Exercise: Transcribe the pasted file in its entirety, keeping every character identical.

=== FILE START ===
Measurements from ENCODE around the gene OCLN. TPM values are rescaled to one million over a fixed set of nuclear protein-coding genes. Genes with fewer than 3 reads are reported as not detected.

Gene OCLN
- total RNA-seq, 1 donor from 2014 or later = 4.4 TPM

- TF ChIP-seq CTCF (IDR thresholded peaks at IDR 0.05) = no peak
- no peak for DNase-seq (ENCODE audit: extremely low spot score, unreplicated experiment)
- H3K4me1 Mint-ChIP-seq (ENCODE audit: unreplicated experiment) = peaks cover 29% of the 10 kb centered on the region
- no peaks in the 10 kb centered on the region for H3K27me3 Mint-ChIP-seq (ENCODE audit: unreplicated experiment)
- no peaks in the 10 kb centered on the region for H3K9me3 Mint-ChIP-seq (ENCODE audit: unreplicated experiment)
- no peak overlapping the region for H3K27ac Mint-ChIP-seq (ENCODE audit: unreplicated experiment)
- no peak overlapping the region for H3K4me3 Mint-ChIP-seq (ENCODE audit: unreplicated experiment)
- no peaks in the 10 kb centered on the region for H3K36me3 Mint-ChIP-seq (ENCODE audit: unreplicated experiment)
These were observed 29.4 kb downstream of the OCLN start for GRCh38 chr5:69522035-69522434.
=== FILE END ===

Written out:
Measurements from ENCODE around the gene OCLN. TPM values are rescaled to one million over a fixed set of nuclear protein-coding genes. Genes with fewer than 3 reads are reported as not detected.

Gene OCLN
- total RNA-seq, 1 donor from 2014 or later = 4.4 TPM

- TF ChIP-seq CTCF (IDR thresholded peaks at IDR 0.05) = no peak
- no peak for DNase-seq (ENCODE audit: extremely low spot score, unreplicated experiment)
- H3K4me1 Mint-ChIP-seq (ENCODE audit: unreplicated experiment) = peaks cover 29% of the 10 kb centered on the region
- no peaks in the 10 kb centered on the region for H3K27me3 Mint-ChIP-seq (ENCODE audit: unreplicated experiment)
- no peaks in the 10 kb centered on the region for H3K9me3 Mint-ChIP-seq (ENCODE audit: unreplicated experiment)
- no peak overlapping the region for H3K27ac Mint-ChIP-seq (ENCODE audit: unreplicated experiment)
- no peak overlapping the region for H3K4me3 Mint-ChIP-seq (ENCODE audit: unreplicated experiment)
- no peaks in the 10 kb centered on the region for H3K36me3 Mint-ChIP-seq (ENCODE audit: unreplicated experiment)
These were observed 29.4 kb downstream of the OCLN start for GRCh38 chr5:69522035-69522434.